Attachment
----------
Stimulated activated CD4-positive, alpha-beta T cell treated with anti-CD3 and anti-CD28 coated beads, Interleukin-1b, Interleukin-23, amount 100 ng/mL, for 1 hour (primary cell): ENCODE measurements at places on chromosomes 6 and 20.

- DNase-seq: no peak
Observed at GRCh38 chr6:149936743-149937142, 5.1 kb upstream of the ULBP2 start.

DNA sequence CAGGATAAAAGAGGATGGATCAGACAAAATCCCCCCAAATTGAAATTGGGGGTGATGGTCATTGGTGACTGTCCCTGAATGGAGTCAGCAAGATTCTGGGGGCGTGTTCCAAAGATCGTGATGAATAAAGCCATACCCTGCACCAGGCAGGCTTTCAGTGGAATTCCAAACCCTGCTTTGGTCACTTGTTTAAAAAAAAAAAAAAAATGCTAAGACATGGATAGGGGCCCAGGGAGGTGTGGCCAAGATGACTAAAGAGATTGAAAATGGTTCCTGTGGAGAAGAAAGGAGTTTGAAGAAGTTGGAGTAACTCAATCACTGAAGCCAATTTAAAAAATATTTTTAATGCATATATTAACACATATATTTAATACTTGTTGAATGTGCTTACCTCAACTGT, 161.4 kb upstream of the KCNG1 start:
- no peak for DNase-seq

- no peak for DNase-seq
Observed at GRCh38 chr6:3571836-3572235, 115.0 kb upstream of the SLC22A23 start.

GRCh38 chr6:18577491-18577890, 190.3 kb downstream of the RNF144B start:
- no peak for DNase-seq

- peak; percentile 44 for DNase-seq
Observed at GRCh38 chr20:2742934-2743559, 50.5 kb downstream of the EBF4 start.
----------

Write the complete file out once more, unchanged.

Stimulated activated CD4-positive, alpha-beta T cell treated with anti-CD3 and anti-CD28 coated beads, Interleukin-1b, Interleukin-23, amount 100 ng/mL, for 1 hour (primary cell): ENCODE measurements at places on chromosomes 6 and 20.

- DNase-seq: no peak
Observed at GRCh38 chr6:149936743-149937142, 5.1 kb upstream of the ULBP2 start.

DNA sequence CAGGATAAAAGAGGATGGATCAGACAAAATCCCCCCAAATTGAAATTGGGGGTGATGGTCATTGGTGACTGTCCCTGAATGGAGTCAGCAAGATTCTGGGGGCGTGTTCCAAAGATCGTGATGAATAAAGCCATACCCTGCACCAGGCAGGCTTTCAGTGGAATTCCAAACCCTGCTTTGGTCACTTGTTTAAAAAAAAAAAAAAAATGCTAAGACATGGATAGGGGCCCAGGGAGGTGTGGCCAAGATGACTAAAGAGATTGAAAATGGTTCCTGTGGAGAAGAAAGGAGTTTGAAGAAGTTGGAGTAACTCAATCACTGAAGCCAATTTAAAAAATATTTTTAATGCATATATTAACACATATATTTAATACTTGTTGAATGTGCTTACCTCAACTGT, 161.4 kb upstream of the KCNG1 start:
- no peak for DNase-seq

- no peak for DNase-seq
Observed at GRCh38 chr6:3571836-3572235, 115.0 kb upstream of the SLC22A23 start.

GRCh38 chr6:18577491-18577890, 190.3 kb downstream of the RNF144B start:
- no peak for DNase-seq

- peak; percentile 44 for DNase-seq
Observed at GRCh38 chr20:2742934-2743559, 50.5 kb downstream of the EBF4 start.